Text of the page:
It might be wise to lower your expectations for yourself. Don't try to be perfect since no one is. And don't expect others to be perfect either since that will put stress on them as well as you. If you need help on something like a school project, ask for it. If and when you make a mistake, learn from it-don't dwell on your weaknesses or faults. Forgive yourself and others when things happen and may go wrong.

6. Focus on things that you can control. 

Let go of the things you can not control. It does you no good to worry about things that might happen, so try and concentrate on those things that you have direct influence over. Stop worrying about things that may never happen; a lot of useless energy is spent that way and when you are feeling stressed you need your energy for more productive uses.

7. Set goals that are manageable. 

Learn to solve everyday problems to give you a sense of control and accomplishment. If you break tasks into smaller manageable chunks then you can see the progress you are making as these tasks get completed. This helps with teen stress. Develop skills to calmly look at a problem and figure out how to create a solution so that you have a sense of control, not stress, in your life. Feeling confident in solving small problems first, builds inner confidence to tackle life's more difficult problems and this will serve you well under times of stress.

8. Watch what you are thinking. 

Your attitude is very important to the way in which you approach life. Your outlook and thought influence the way in which you see things. Be positive. See the cup as half full rather than half empty. Optimism can help you make the best of a stressful situation. Try to learn to think more optimistically and you will find that things may not be a dire as you thought they were. The teen stress may not seem so bad.

9. Get involved with things that you enjoy doing. 

Schedule breaks and activities with friends or take some breaks for "alone and recharging" times. Enjoy music, arts, sports and socializing to balance the stress you find in other aspects of your life.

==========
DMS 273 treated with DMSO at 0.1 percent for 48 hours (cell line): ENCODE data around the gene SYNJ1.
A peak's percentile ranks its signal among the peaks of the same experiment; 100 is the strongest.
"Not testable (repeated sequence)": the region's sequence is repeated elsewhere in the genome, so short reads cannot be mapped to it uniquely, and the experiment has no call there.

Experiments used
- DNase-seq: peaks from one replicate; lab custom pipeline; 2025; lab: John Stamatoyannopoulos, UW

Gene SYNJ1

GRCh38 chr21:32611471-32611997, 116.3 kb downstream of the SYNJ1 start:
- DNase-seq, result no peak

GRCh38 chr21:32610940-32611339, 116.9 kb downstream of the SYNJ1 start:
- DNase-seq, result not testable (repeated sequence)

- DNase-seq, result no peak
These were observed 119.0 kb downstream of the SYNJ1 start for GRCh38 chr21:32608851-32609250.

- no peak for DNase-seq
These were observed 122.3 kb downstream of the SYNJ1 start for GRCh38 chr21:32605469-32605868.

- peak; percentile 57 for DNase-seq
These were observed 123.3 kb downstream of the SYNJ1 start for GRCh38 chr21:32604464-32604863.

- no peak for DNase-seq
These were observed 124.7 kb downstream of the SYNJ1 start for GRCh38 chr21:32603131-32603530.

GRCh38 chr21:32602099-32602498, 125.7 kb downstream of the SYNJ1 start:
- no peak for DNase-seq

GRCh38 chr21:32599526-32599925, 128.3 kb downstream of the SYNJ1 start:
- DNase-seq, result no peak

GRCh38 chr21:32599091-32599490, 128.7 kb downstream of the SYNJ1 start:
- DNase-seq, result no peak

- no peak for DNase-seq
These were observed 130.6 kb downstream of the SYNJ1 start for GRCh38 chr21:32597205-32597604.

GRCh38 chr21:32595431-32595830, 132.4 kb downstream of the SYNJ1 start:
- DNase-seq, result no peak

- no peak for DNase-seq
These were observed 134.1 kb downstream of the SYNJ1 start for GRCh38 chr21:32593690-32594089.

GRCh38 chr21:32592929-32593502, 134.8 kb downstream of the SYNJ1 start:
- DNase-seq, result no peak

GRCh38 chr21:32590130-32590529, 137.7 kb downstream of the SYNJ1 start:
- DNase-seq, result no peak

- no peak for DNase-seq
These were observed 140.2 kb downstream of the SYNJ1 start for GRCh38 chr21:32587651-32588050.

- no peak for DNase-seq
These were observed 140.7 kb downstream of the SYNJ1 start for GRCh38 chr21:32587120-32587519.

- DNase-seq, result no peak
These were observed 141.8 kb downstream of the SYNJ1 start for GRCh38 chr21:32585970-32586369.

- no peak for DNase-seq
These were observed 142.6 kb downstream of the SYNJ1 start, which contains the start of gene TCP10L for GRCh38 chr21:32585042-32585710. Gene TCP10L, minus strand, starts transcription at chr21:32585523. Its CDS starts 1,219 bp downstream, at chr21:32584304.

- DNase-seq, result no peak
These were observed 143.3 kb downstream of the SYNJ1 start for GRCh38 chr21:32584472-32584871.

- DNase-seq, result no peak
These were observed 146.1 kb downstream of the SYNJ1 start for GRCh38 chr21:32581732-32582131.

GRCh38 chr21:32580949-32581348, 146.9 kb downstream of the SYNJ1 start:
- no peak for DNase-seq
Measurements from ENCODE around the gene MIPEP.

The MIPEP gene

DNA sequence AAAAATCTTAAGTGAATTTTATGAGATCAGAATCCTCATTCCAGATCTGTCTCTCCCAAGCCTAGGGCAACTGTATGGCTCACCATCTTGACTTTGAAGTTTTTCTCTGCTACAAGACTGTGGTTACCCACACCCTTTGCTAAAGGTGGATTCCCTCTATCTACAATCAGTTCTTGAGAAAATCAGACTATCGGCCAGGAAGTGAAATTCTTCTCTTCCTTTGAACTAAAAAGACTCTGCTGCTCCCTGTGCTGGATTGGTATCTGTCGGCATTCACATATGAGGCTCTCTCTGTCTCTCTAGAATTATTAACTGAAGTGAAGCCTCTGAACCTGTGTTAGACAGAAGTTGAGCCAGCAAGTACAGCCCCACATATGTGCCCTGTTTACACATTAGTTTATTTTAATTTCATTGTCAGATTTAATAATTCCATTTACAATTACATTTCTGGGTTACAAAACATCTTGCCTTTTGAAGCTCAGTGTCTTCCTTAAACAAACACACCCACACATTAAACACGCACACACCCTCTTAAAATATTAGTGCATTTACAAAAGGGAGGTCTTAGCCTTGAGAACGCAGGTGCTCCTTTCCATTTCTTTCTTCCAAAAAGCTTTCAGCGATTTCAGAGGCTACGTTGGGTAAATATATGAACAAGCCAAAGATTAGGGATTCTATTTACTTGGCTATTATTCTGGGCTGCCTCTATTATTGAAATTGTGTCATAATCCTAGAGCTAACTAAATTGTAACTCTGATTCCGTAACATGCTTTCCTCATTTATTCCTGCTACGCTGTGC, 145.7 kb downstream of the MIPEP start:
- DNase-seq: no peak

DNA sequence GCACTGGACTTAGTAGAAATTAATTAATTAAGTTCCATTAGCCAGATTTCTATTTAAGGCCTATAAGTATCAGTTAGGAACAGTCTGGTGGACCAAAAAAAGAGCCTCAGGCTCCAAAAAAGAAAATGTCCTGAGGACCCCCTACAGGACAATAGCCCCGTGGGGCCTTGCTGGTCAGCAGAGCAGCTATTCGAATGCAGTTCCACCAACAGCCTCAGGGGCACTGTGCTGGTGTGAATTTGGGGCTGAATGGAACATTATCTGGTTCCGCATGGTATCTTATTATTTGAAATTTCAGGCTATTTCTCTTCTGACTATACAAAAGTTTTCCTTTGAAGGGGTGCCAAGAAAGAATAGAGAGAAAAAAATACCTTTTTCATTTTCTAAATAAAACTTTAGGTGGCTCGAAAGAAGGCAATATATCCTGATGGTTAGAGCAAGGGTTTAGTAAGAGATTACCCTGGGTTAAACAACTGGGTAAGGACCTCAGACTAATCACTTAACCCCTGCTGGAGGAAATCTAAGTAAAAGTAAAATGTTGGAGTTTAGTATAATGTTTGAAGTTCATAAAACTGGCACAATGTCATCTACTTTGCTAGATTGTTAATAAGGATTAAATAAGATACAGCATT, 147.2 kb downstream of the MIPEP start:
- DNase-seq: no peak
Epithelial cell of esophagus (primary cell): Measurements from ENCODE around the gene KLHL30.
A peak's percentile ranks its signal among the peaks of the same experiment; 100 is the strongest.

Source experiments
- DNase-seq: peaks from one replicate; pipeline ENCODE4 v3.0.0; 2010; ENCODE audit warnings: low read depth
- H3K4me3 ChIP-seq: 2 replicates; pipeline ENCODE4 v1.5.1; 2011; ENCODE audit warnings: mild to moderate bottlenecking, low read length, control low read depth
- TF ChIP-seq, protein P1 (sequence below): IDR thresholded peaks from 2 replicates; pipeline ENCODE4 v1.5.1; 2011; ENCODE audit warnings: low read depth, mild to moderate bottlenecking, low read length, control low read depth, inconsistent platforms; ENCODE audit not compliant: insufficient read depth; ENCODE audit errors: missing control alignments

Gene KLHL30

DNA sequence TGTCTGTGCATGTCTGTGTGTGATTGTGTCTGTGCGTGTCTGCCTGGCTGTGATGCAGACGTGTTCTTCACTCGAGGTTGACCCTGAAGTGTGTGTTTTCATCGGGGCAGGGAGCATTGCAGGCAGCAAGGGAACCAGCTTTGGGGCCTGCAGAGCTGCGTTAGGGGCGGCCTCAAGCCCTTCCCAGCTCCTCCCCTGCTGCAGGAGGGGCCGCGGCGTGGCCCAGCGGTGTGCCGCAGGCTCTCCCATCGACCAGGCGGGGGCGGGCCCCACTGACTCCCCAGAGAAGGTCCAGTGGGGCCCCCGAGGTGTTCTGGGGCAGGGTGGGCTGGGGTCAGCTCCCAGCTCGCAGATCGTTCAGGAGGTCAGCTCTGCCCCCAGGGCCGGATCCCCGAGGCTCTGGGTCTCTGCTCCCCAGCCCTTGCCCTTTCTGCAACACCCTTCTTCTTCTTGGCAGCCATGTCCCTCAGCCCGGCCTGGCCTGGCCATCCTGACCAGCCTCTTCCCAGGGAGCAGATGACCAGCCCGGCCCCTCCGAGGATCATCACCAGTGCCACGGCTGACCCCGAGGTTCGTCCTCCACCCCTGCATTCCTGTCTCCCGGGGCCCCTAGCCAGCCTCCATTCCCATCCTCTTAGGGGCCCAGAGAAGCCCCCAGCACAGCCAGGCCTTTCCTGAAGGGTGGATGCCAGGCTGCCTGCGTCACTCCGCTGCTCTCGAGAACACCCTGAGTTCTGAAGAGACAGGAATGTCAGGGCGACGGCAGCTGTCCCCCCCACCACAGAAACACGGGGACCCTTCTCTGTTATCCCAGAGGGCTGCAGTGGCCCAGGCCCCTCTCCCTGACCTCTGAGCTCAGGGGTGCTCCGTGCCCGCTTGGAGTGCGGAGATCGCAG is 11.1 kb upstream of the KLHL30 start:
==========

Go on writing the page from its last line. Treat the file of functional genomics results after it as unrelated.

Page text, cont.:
10.Talk about problems with others, including parents, older adults and friends.

It is always great to get another point of view and talking with others, even a counselor, can provide a great sense of renewed perspective and stress relief. Pray or read something inspirational. Don't go it alone. Humans are built to share and you will find a great deal of comfort in having support from others. Initially, the problems related to teen stress may seem difficult to discuss with others, but if you can overcome this feeling and talk about them, you will find that you will feel better.

For more information about teen stress, visit these pages.

Dr. Ann Gatty is an educator, author, organizational strategist and personal consultant. She has taught in classrooms, museums, boardrooms and employee seminars. She has mentored, coached and written curriculum in organizational leadership, museum studies, and teacher development. From her work and personal experiences, she finds a continuous need among women, of all walks of life, to find answers to questions about their life balance, goals, and health. Dr. Gatty hosts a website, http://www.stress-management-4-women.com/. Visit to find answers to your concerns about handling the stresses of motherhood, professional work, teenlife, midlife and time management.